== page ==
Architect and educator John Hejduk has devoted his life work to creating worlds, not only in his analytic architecture but in his mission to change the structure of architectural education. Hejduk has always accompanied all facets of his work with a haunting poetic narrative. He conceives for his projects a literary counterpoint or dramatic verbal discourse. In his books, he weaves together text and textured drawings, and he has conceived of his works as a cinematic repertory group of structures.
The seventy-three poems in Lines are a construction by an architect who seeks out the complex relationships of mother and son, of angels and their mysterious flights, of mental landscapes on the earth and in the sea; it is an entire book of idiosyncratic prayer, sustaining an almost unbearable tone of directness and suffering. These powerful religious poems offer strange combinations, where Jesus, Rodin, and Braque may coexist. Hejduk details the agony of consciousness itself in wild and concentrated stanzas, offering a kind of major mass for those who understand and have the power to voice affliction and the drive to transcend it in sacred music, bringing forth a new understanding of what it means to be human within the earthly substance and the celestial air. This book of courage and despair crowns Hejduk's life work.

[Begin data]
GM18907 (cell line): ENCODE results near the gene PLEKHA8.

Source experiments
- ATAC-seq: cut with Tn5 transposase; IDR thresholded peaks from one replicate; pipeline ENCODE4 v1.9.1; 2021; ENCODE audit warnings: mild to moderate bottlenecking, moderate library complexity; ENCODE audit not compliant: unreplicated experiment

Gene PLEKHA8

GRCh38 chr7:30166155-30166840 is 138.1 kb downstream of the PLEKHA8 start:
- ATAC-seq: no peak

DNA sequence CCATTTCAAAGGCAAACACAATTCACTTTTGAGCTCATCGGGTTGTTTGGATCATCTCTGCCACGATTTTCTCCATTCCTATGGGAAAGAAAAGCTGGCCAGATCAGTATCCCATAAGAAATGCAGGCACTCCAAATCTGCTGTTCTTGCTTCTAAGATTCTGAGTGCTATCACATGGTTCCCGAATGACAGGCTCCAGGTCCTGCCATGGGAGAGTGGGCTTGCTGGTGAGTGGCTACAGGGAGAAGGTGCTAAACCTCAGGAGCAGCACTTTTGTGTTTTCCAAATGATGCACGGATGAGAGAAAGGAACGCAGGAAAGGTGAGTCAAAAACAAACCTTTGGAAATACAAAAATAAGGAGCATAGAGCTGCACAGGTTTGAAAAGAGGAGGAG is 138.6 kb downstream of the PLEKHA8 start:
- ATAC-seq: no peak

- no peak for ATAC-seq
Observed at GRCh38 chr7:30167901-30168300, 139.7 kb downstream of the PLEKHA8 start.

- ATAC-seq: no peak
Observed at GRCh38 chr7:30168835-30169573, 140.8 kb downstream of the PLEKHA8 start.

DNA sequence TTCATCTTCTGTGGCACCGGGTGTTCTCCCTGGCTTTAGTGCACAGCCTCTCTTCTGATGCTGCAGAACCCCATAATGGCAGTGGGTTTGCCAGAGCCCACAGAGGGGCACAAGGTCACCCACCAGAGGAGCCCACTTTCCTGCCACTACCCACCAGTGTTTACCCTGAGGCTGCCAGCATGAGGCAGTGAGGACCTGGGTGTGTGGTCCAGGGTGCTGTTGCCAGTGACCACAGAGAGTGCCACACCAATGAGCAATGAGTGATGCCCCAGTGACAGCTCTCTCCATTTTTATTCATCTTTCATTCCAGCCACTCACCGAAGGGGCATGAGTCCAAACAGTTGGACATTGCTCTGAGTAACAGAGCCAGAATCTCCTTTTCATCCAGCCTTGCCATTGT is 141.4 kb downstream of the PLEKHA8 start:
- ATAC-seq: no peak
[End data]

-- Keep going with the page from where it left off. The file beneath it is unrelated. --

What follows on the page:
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John Hejduk, architect, teacher, and poet, was the dean of the Irwin S. Chanin School of Architecture of the Cooper Union for the Advancement of Science and Art in New York. Among his many books are Adjusting Foundations; Education of an Architect: A Point of View; Education of an Architect: Volume 2; Pewter Wings, Golden Horns, Stone Veils; and the trilogy Mask of Medusa, Vladivostok, and Soundings.
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